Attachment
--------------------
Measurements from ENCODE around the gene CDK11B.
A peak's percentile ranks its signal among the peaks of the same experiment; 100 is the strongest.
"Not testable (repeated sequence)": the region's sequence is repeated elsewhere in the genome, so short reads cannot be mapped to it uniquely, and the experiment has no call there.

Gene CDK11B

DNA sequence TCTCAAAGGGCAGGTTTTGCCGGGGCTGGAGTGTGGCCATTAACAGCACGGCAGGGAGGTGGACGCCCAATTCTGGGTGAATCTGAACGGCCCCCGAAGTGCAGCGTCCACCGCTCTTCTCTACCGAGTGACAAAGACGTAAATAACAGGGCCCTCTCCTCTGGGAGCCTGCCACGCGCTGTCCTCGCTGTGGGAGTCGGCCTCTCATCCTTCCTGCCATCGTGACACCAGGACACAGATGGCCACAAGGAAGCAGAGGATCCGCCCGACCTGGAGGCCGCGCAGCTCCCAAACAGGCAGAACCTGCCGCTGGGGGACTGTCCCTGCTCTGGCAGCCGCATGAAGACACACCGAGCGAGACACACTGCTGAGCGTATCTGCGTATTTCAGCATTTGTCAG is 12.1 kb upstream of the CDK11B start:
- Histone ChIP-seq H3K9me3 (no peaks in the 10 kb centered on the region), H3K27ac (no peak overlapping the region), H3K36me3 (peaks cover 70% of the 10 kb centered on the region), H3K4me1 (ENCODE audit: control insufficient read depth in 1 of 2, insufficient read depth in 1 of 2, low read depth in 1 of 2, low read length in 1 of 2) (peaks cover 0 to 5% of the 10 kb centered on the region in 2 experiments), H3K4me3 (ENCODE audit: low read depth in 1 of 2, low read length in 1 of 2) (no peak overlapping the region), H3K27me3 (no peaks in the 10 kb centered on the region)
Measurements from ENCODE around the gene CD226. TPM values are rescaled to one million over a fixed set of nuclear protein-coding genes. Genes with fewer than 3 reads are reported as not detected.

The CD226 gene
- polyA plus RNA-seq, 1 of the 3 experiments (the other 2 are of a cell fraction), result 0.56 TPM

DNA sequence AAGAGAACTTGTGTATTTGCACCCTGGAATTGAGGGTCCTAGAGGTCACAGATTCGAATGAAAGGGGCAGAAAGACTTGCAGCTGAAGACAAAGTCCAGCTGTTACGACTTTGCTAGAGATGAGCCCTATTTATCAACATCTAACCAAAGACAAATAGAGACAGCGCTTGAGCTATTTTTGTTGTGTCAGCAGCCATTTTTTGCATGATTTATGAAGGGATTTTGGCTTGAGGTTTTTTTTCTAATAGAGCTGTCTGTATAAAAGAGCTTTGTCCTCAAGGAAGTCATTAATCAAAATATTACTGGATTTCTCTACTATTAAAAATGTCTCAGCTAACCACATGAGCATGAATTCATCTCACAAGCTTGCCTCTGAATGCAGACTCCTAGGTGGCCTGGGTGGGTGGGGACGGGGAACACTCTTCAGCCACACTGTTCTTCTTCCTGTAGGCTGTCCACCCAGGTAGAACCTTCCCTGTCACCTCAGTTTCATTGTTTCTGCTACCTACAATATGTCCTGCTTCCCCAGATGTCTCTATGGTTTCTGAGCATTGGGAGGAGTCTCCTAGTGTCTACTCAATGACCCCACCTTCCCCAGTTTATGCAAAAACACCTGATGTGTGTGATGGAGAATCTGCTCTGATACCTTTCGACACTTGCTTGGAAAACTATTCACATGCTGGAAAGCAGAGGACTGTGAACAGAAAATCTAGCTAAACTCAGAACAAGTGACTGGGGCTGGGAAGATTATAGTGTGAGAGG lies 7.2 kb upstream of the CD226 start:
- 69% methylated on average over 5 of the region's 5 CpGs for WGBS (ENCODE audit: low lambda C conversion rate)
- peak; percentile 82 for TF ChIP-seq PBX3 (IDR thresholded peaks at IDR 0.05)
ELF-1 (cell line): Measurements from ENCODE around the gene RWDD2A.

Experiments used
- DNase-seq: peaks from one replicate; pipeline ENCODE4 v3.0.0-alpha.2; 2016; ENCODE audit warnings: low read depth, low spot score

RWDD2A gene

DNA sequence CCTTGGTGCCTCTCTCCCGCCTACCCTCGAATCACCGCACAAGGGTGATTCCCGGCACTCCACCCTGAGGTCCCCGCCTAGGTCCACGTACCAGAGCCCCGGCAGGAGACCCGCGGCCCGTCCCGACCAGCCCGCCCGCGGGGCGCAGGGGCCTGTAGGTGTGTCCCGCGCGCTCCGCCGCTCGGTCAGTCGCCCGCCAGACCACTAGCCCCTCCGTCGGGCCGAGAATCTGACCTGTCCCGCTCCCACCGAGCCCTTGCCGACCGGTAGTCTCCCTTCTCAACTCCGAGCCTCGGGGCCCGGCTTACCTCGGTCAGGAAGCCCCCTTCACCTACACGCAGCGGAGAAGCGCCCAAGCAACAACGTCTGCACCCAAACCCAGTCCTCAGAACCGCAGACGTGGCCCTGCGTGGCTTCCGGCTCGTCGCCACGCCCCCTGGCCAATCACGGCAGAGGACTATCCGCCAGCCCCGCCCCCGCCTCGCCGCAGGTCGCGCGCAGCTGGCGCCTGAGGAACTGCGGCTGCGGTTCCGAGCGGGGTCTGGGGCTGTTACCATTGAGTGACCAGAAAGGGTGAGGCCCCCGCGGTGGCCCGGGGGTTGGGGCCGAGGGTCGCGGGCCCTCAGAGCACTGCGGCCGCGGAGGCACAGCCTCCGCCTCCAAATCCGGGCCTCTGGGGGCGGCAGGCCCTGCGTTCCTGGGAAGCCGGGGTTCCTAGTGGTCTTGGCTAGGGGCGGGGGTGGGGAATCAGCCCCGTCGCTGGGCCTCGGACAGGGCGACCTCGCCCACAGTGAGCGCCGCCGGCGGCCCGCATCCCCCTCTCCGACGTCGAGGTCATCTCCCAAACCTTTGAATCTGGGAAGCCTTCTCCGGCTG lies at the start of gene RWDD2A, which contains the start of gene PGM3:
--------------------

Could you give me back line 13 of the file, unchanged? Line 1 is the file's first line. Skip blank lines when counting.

ELF-1 (cell line): Measurements from ENCODE around the gene RWDD2A.